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ARS Home » Midwest Area » Madison, Wisconsin » U.S. Dairy Forage Research Center » Environmentally Integrated Dairy Management Research » Research » Publications at this Location » Publication #402554

Research Project: Improving Sustainability of Dairy and Forage Production Systems for the Upper Midwest

Location: Environmentally Integrated Dairy Management Research

Title: Beef x dairy crossbreeding and calf management practices on Wisconsin dairy farms

item STERRY, RYAN - University Of Wisconsin
item HALFMAN, BILL - University Of Wisconsin
item BORCHERT, ERIN - University Of Wisconsin
item Akins, Matthew

Submitted to: Extension Publications
Publication Type: Other
Publication Acceptance Date: 2/22/2023
Publication Date: 3/1/2023
Citation: Sterry, R., Halfman, B., Borchert, E., Akins, M.S. 2023. Beef x dairy crossbreeding and calf management practices on Wisconsin dairy farms. Extension Publications.

Interpretive Summary:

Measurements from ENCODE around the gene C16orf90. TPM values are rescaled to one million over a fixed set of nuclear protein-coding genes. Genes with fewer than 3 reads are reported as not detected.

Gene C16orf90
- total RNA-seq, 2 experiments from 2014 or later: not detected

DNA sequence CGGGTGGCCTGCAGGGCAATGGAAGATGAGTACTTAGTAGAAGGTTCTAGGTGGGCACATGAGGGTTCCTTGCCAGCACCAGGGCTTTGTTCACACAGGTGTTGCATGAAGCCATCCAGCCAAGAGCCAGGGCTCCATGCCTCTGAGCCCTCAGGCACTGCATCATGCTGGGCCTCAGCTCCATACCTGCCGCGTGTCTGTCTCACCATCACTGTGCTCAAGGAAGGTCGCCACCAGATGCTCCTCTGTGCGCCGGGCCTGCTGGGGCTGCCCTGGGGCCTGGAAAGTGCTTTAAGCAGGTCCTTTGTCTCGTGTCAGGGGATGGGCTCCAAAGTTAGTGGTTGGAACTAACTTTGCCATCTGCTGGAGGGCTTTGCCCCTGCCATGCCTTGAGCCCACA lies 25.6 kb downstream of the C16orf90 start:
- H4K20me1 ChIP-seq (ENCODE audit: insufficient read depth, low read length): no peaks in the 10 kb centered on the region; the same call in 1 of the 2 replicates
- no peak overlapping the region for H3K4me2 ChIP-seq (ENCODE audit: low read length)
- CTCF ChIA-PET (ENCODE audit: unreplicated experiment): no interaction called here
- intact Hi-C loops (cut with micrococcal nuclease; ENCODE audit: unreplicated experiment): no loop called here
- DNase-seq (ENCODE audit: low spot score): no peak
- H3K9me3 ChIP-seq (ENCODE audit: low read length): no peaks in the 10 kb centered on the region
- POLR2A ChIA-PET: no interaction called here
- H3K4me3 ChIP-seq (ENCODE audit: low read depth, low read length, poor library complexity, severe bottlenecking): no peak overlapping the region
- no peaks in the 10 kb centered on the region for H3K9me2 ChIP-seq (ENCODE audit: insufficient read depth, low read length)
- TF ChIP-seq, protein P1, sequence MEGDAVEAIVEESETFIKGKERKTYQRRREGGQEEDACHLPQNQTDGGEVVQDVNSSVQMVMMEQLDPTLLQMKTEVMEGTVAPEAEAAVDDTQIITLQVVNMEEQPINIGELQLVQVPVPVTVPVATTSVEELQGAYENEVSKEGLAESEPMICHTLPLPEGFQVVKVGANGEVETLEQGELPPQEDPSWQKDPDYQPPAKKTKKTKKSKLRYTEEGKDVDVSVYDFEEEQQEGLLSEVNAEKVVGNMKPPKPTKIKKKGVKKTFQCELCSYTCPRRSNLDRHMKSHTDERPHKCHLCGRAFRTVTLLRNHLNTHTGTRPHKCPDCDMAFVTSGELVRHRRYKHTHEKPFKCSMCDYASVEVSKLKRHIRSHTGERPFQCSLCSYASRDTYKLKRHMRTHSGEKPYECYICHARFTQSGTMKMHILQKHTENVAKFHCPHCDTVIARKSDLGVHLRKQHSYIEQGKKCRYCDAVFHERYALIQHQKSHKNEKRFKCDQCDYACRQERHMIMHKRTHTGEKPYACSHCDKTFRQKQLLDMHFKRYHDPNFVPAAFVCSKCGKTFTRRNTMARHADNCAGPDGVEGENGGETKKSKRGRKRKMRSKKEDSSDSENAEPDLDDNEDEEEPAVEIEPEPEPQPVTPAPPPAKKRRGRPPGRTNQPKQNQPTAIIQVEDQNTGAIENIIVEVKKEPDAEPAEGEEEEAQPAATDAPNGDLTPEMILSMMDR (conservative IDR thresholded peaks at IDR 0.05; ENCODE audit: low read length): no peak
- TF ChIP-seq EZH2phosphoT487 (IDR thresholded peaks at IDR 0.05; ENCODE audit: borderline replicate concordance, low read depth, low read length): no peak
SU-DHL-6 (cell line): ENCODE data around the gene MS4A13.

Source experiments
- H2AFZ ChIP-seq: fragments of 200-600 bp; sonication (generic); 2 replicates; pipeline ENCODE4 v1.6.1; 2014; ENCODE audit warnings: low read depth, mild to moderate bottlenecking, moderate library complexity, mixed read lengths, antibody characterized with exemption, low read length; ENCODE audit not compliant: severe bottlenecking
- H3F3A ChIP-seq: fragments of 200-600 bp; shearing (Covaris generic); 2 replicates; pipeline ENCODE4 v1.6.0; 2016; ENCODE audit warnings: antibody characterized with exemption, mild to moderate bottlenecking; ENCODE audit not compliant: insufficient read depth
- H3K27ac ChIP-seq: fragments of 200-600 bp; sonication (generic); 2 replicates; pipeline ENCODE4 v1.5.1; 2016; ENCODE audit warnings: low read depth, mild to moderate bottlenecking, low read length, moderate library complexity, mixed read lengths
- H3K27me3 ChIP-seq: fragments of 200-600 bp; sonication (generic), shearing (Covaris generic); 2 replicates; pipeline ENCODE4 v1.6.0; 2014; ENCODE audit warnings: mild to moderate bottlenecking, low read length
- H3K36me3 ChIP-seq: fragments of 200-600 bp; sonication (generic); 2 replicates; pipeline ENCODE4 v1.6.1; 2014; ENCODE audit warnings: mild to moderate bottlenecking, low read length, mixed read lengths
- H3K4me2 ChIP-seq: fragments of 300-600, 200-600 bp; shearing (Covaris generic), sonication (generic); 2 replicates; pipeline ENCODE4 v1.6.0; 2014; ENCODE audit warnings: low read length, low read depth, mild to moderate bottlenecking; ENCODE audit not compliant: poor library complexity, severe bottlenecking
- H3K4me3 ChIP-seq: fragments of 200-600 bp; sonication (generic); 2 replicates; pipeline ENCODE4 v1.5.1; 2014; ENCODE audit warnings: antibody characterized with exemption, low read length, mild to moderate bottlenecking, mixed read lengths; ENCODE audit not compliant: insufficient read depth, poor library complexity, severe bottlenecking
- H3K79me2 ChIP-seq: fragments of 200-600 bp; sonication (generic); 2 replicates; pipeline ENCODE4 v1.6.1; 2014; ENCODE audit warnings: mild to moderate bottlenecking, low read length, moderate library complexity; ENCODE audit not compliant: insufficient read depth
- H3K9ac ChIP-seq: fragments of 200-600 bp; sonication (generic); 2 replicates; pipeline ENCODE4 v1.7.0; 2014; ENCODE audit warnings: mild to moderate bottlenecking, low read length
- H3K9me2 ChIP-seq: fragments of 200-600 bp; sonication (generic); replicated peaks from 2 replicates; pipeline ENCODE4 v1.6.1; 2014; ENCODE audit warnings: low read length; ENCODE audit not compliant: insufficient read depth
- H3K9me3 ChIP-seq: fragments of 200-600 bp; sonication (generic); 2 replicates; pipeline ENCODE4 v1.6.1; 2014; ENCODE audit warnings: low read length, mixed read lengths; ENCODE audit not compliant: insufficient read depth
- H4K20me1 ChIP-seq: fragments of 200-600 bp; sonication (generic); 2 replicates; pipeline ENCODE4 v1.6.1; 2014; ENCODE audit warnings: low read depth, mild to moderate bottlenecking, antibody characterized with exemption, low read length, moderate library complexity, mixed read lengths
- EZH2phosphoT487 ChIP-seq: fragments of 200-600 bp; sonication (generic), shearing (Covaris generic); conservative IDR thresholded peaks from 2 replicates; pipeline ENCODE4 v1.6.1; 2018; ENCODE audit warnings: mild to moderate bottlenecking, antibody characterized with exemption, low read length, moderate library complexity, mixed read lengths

Technical Abstract: The use of dairy x beef crossbreeding has increased significantly in the past several years as dairy farms choose to breed a portion of cows to beef sires to help control heifer inventories and increase the value of calves sold. To help understand the management of dairy x beef crossbreeding in 2021, UW Extension educators surveyed 40 dairy farms known to be using beef sires to breed dairy females to assess their beef x dairy sire selection criteria, selection of dairy females to breed to beef sires, newborn calf management, milk feeding practices, and how they market their beef x dairy cattle. There was significant use of beef sires with a mean of 45% of calvings on dairy farms being dairy x beef crossbreds but with a very large range (3-100% of calvings). Farms made decision to use beef sires on dairy animals based mainly on reproduction (AI services/fertility), genetic/genomic data, cow age, and production. A large majority of dairy farms reported using Angus sires (34 of 37 farms reporting) with Simmental, Simmental x Angus, and Limousin also being used on 8 farms each. A major management issue identified was the selection traits used for beef sires with most farms using conception rate, calving ease, and price for sire selection and few using carcass traits (muscling, marbling, or terminal indexes) which are critical to help improve dairy carcass traits. Newborn crossbred calf management was similar to dairy heifer calves for 88% of farms, but an area for improvement was the colostrum amount provided with 20% of farms feeding 2 L or less at the first feeding, however time of feeding was good with 95% of farms feeding colostrum within 6 hours of birth. Overall, dairy x beef crossbreeding is prevalent on dairy farms but there are management areas to improve that should result in greater animal growth and carcass yield.